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In This Corner

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It's Media Watch Day on the corner so we answer the questions the media asks.

What did the Home Run Derby do to Bobby Abreu?
Why can't the Phils hit Aces?
Why does John Marzano have a job?

If you're too lazy to click on "Read More" then here are the short answers...

  1. Nothing that wasn't already happening
  2. Because they're Aces
  3. Scandalous Pictures
For the rest of you, read on...

I think Jim Salisbury may be the best writer in Philadelphia covering the Phils/baseball. That's why this article was so disappointing. Salisbury cites the struggles Abreu has had since the All Star break (he had hit only .217 from the start of the 2nd half to August 3rd) and how the Home Run Derby caused Abreu to adjust his swing and is responsible for his slump. It all sounds perfectly reasonable... until you factor in that he was 19 for his last 79 (.241 Batting Average) heading into the All-Star break which included a 3 for 21 (.143) in the 6 games immediately before the break.

If you must attribute a cause to this slump that sounds plausible and may or may not be true, why not the idea that he's tired and playing too many games? Abreu's power faded noticeably in the second half of 2003 and 2004. In 2004 he had 5 homers in his last 52 games after 25 homers in his first 107. In 2003, Abreu had 1 (ONE!) homer in his last 47 games after 19 homers in his first 111. The power drought is not coupled with a drop in batting average as he hit .315 and .312, respectively, during those spans. This year, even though he's 31 and not getting any younger and even though he had to participate in the All Star Game festivities, somehow he's been allowed to start all but one game to this point. Abreu wants to play every day, despite what you may have heard on local radio, and that's great, but the evidence points to a significant power outage as he gets tired. Abreu, and the team, would be better off, in the long run, getting a couple days off throughout the season.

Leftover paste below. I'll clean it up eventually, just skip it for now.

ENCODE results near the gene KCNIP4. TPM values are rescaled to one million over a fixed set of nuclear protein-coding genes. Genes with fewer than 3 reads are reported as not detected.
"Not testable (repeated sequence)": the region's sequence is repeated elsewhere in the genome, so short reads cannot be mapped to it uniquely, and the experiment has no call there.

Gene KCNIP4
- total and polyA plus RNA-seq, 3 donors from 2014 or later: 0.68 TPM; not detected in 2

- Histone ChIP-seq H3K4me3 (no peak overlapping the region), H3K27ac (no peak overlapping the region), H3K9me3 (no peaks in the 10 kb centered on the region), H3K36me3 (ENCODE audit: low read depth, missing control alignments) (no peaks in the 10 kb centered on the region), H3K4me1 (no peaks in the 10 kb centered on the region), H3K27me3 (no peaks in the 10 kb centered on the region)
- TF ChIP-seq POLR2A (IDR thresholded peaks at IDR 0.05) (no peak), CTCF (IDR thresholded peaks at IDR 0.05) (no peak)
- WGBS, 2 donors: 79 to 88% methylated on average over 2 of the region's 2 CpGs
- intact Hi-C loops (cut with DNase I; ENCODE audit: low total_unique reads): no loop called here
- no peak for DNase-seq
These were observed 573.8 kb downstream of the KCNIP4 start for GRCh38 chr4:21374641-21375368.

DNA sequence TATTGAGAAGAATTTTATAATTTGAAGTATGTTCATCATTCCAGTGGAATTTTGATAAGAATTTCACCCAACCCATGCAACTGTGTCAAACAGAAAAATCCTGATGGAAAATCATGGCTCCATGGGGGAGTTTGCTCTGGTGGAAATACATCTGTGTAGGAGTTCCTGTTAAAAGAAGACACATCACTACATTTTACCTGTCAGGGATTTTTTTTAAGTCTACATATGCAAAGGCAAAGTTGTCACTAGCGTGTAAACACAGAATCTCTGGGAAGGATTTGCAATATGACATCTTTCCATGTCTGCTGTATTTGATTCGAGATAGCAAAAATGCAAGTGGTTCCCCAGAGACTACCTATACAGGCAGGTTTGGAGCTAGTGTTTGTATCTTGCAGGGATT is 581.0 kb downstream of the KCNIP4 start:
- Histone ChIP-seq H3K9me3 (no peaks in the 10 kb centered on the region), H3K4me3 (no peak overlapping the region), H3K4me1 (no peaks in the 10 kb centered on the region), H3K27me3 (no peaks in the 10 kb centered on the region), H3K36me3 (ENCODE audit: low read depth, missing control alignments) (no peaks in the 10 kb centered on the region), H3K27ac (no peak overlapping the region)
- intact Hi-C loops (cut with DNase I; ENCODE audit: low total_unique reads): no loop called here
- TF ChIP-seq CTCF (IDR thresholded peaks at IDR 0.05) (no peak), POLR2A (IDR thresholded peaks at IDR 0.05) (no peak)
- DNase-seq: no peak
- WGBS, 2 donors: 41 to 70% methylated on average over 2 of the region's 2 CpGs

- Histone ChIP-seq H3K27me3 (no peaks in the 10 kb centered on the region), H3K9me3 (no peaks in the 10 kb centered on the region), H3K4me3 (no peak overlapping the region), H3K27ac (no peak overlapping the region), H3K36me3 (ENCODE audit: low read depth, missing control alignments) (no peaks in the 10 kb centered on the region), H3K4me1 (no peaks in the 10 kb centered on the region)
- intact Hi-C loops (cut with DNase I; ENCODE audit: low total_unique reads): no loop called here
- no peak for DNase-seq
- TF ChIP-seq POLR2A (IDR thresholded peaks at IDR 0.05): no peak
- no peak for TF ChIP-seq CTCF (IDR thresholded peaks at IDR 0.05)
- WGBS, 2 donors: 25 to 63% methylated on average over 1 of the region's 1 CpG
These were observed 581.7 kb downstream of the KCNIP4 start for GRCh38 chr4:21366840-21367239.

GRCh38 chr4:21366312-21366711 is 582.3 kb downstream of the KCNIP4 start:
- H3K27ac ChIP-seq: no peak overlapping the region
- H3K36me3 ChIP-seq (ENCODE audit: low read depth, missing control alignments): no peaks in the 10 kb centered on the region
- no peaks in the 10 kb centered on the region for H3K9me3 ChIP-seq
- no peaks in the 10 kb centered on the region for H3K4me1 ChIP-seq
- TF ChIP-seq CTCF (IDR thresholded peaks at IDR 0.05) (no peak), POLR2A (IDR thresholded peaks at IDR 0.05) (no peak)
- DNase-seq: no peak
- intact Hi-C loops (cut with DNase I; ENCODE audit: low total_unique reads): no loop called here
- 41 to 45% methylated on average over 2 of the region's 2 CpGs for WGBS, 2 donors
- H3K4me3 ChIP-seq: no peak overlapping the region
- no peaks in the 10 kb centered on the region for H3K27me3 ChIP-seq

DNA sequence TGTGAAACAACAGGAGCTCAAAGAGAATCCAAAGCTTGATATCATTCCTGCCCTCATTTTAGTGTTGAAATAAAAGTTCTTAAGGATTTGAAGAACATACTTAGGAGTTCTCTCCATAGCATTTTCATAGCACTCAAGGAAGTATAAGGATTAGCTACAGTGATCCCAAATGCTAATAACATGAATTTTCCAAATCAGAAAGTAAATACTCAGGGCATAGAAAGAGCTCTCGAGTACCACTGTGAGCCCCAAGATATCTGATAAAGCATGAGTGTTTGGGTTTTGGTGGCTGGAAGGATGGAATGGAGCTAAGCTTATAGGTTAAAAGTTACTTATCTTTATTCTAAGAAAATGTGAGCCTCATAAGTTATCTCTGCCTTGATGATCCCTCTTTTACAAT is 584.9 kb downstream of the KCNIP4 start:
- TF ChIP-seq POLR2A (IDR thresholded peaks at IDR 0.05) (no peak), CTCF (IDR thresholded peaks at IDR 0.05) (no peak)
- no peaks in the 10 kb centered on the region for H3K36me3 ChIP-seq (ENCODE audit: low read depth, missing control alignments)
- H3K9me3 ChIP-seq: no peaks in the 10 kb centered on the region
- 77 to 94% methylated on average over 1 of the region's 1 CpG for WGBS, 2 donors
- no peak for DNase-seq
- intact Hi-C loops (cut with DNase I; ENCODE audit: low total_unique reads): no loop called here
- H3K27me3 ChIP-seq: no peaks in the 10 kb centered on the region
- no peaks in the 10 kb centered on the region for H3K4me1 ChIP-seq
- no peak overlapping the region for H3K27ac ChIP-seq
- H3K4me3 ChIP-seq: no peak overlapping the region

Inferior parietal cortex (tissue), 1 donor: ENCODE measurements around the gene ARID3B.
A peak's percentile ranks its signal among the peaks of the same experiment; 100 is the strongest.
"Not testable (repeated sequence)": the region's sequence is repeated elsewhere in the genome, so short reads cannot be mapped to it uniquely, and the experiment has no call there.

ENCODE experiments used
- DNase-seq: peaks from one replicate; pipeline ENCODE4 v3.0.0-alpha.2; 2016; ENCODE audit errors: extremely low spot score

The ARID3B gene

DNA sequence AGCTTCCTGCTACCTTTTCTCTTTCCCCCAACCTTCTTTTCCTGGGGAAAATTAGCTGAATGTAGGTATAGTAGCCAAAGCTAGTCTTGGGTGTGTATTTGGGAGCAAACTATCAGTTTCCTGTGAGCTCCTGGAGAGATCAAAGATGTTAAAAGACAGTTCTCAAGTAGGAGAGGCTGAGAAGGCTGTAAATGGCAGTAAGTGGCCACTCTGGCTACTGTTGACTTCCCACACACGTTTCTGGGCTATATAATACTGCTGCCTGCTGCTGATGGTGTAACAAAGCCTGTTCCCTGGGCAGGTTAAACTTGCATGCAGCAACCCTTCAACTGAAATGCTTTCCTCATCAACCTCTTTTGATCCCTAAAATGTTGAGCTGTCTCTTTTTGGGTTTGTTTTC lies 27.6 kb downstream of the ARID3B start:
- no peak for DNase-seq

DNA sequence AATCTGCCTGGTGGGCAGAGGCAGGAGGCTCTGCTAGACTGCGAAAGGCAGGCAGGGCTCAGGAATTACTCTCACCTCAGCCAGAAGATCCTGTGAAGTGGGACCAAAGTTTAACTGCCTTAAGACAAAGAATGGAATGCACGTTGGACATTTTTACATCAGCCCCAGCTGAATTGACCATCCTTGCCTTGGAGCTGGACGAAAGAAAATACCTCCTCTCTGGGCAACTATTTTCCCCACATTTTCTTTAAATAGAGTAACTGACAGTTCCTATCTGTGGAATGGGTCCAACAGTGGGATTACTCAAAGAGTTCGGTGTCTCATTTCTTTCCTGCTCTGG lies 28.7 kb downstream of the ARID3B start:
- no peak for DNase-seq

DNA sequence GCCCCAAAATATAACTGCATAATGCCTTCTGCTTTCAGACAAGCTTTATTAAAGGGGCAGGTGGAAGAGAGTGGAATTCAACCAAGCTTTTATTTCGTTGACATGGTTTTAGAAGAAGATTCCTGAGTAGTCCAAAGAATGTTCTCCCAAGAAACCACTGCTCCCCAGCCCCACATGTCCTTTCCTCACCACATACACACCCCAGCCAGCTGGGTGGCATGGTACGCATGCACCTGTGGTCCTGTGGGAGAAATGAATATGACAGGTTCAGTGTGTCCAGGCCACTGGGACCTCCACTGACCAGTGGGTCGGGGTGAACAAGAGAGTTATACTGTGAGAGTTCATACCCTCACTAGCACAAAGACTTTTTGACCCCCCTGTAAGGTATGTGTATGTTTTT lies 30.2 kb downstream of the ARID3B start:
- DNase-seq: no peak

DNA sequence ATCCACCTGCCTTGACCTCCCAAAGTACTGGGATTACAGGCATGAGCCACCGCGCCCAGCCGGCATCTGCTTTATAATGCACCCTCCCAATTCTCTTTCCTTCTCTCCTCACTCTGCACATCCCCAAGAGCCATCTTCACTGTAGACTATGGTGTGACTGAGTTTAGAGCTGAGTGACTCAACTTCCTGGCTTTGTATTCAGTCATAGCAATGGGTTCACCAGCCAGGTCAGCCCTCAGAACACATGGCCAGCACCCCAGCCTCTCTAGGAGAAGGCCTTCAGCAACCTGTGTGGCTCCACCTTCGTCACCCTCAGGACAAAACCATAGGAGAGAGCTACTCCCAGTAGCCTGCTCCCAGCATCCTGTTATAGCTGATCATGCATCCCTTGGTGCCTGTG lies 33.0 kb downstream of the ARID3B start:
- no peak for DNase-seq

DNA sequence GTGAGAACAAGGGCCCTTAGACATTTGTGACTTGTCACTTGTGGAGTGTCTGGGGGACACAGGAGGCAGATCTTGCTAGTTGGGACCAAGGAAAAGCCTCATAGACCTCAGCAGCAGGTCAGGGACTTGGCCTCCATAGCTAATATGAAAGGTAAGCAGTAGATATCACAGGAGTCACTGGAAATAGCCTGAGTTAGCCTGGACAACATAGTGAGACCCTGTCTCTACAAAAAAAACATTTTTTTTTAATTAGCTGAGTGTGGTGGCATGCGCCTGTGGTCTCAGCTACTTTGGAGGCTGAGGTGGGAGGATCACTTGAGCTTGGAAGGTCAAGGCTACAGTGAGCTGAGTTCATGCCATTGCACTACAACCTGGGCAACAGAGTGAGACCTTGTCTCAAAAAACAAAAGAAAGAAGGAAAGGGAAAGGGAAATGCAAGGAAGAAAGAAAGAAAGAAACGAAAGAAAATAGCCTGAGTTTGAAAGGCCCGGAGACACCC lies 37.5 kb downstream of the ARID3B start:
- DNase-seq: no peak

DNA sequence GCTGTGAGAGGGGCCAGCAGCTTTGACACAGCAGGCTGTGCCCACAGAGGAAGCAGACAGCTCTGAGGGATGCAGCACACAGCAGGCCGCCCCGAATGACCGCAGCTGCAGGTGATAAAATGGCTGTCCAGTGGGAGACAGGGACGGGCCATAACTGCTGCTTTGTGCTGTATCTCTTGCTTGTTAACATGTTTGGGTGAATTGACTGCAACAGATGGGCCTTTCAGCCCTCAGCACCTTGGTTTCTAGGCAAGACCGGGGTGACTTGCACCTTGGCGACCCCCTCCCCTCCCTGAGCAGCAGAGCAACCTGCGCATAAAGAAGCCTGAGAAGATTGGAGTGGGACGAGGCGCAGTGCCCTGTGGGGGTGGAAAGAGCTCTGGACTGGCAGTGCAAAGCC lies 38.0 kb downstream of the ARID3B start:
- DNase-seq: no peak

Marcus Hayes does not enjoy Salisbury's sterling reputation. This game story, Phillies Have Trouble Dealing with Aces, doesn't do much to help the reputation. In the article, Hayes talks about the struggles the Phils have had dealing with ace starting pitchers. To be fair, as a beat reporter, Hayes has to report the game and also how the Phillies perceive the game and Charlie Manuel is quoted as saying:

"We need to show that we can beat the better pitchers. It's time for us to step up and beat some of these guys. It seems like we get to a certain point and we can't get over the hump."

The problem is Hayes didn't just stop with that quote but later in the article says that the Phils can't seem to match the elite pitchers even while allowing that the Phils have beaten up on some good pitchers. Now, I did some research that will get to in a bit but let's stop and think about this for a minute. "Aces" are "Aces" because they pitch great. You're not supposed to hit them around on a daily basis. If they were hit around, they wouldn't be "Aces".
Now, as for my quick-and-dirty research, I took the top 9 starters in the NL by ERA (the Phillies face starter number 10, Jake Peavy, tonight) and looked at how they did against the Phillies versus their overall numbers. Against the Phils, the 9 Aces pitched 115 innings and had a 2.88 ERA. Overall, these same pitchers had a combined 2.56 ERA in 1413 innings. So, the Phils seem to perform no worse (And it looks like a bit better) than the rest of the league against Aces.

One last point before I leave you to enjoy your weekends, John Marzano, on Comcast's Post-Game Live last Friday night, complained that the Phillies don't get on base enough. Now, really, I understand that it's not easy to talk off the cuff sometimes, but c'mon, the team's first in on-base percentage in the entire NL. This isn't the only dumb thing Marzano says, simply the most egregious. We deserve more from our commentators.

See you next time, on the corner.